I remember the hype around that one felt very stale at the time - Saramago pointing out that Christianity is fucked up for the millionth time, the church throwing its usual temper tantrum, rest of the nation went on as usual.

Daniel_Rf, Tuesday, 2 April 2019 10:08 (two months ago) Permalink

I slogged through "Rotting Hill" by Wyndham Lewis, in which WL conjures a bunch of straw men with whom he can argue or agree, such that he can fulminate against the post-WWII Labour administration and the - apparently - inevitable slide of the UK into total, permanent, Soviet-style state control of everyday life.

This is fundamentally a bad book but the combination of occasional passages of glorious writing plus the weirdness of reading such trenchant political analysis that turned out so wrong made me just interested enough to keep going.

Tim, Tuesday, 2 April 2019 11:26 (two months ago) Permalink

I just finished 'Jane Eyre' which is one of the best books I've ever read.

To celebrate I got 3 books out at the library

Anita Brookner - Hotel du Lac
Muriel Spark - The Prime of Miss Jean Brodie
Jean Rhys - Wide Sargasso Sea

hot dog go to bathroom (cajunsunday), Tuesday, 2 April 2019 11:38 (two months ago) Permalink

Finished The Big Midweek which was a bit of a downer but has me wanting to be more familiar with teh era of fall I like most. Hadn't really heard Room To Live before. Do love Dragnet and Hex Enduction Hour. Not sure how late I'll go with it now. But that late 70s/early 80s does seem to be pretty peak.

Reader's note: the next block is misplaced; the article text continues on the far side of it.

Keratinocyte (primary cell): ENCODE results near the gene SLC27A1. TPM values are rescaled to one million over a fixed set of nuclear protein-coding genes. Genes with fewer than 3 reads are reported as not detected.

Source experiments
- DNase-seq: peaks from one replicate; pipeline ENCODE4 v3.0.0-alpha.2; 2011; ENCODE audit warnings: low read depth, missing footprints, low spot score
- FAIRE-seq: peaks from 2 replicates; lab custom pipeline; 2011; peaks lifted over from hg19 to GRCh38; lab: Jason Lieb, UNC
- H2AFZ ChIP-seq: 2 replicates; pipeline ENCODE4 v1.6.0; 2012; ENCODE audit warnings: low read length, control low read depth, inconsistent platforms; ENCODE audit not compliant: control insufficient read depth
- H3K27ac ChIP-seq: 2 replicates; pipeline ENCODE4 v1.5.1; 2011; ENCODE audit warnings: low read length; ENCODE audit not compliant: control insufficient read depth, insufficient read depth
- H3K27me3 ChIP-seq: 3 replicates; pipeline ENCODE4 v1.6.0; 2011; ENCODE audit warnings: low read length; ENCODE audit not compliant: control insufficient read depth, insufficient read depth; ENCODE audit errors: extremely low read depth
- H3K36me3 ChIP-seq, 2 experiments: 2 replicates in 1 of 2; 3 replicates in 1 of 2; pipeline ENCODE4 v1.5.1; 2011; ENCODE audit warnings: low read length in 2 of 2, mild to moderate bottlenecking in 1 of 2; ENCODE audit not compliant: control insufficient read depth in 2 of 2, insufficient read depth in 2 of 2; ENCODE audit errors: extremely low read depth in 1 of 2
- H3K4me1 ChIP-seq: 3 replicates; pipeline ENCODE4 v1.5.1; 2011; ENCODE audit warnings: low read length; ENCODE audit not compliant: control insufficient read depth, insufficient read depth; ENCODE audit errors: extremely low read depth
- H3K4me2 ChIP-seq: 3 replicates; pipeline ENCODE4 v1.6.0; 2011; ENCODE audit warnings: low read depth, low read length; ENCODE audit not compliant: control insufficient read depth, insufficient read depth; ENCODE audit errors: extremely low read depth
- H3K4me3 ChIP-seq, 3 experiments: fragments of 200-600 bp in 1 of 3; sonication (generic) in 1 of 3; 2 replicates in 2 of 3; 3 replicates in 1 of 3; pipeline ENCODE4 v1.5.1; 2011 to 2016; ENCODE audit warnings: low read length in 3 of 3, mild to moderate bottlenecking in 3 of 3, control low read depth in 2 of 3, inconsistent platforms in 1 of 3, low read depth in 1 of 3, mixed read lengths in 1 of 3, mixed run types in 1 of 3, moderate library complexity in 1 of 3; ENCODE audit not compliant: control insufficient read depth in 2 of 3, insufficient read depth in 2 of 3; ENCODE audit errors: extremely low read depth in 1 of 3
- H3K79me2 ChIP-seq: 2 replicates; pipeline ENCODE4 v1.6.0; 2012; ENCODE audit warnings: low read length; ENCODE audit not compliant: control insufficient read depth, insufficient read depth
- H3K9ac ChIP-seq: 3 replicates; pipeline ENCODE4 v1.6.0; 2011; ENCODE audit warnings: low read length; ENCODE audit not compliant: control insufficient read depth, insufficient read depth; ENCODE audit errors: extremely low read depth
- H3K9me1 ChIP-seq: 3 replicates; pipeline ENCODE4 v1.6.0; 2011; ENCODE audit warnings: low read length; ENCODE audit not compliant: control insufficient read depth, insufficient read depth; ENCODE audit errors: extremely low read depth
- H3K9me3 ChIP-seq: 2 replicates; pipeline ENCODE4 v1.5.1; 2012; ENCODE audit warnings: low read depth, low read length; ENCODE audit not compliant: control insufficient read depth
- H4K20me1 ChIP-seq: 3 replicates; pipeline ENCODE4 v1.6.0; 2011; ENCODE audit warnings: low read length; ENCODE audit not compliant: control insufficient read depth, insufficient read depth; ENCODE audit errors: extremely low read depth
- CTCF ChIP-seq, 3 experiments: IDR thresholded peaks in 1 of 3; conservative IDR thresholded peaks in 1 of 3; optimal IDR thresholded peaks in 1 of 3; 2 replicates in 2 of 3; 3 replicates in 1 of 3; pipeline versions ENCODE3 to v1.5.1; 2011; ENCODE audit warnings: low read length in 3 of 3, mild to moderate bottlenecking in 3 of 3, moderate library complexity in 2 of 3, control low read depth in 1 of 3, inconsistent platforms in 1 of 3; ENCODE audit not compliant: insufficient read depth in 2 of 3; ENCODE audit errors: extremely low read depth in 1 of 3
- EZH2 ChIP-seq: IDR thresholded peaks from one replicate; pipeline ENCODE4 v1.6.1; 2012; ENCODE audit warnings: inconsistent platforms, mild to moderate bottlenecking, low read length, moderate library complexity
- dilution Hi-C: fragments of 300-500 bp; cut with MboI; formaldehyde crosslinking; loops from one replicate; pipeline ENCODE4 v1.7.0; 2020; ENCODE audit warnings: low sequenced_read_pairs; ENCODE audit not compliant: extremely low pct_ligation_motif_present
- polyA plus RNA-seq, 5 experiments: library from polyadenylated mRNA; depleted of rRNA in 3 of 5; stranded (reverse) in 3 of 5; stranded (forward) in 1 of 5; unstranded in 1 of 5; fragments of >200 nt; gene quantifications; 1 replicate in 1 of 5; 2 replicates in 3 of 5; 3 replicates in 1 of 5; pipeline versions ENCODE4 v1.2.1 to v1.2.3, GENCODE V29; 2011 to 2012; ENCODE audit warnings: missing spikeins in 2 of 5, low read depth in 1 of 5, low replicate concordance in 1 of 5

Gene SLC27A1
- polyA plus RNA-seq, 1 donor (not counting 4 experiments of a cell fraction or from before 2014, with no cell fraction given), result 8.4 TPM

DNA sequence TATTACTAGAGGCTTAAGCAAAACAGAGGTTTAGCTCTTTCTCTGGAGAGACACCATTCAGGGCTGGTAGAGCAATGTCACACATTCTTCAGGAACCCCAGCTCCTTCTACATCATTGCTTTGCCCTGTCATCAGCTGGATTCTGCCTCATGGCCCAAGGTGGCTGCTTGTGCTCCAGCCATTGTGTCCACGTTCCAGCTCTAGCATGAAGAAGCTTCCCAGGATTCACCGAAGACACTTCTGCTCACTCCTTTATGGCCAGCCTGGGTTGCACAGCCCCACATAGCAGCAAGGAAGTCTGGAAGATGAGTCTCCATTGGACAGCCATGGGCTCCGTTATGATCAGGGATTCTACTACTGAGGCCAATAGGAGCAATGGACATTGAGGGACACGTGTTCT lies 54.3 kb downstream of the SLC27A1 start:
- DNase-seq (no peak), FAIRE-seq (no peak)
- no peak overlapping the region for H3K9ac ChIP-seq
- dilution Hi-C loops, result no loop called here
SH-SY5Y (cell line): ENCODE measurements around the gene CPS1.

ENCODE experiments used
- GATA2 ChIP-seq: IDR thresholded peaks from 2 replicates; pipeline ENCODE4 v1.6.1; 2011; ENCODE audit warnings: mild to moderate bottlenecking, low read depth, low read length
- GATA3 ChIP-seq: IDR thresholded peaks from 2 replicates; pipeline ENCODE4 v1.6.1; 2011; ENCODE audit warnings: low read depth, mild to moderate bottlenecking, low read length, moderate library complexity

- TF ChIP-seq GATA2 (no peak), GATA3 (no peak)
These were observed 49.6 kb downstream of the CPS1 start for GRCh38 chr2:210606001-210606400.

So got Heads by Jesse Jarnow as the book by my bed. Seems to be 1973 and talk is about the birth of theh internet, graffiti and jam bands/living in bushes in Central park.

Started reading Bob Woodward Fear again & I think I'm roughly half way through. Tillerson has just called Trump a moron.

Been listening to Podcasts while i'm moving around town so not been reading on the bus.

Stevolende, Tuesday, 2 April 2019 13:10 (two months ago) Permalink

Reading Troubled Daughters, Twisted Wives: Stories From The Trailblazers Of Domestic Suspense. Patricia Highsmith, Shirley Jackson, some lesser known names.

ordered this immediately

moose; squirrel (silby), Tuesday, 2 April 2019 16:58 (two months ago) Permalink

Anita Brookner - Hotel du Lac
Muriel Spark - The Prime of Miss Jean Brodie
Jean Rhys - Wide Sargasso Sea

That's quite the trio! Enjoy.

I finished The Lay of the Land the third Richard Ford's Frank Bascombe quartet. Like the previous two, it details the lead up to a US holiday, this time Thanksgiving, and it's, I suppose, a narrative of the epic in the everyday. Bascombe is a one time writer now a realtor, and his worldview is a rational one, at heart, but like the rest of us, he's dealing with the sublimity and enormity of what it means to be human - albeit from an ultimately privileged, middle-class American viewpoint. As a reader, you're left to wonder why he writes (yes, it's a constructed narrative, a trick, of course), and you wonder if it gives his life meaning and vice versa. I've read somewhere that Ford's project is along the lines of 'writing is a report from the real world directed through the craft of fiction' which I need to think about a bit.

I'm now in that trough that comes after finishing a huge novel, and I'm reading bits of Emerson (who is probably Bascombe's closest thing to a guardian angel) and desultorily re-reading Homage to Catalonia for an upcoming trip to Barcelona.

Good cop, Babcock (Chinaski), Tuesday, 2 April 2019 19:06 (two months ago) Permalink

This month's Penelope Fitzgerald is "At Freddies". It's (seemingly) less deep but so far lot funnier than anything else I've read by her (Bookshop, Human Voices, Offshore).

Chuck_Tatum, Wednesday, 3 April 2019 11:31 (two months ago) Permalink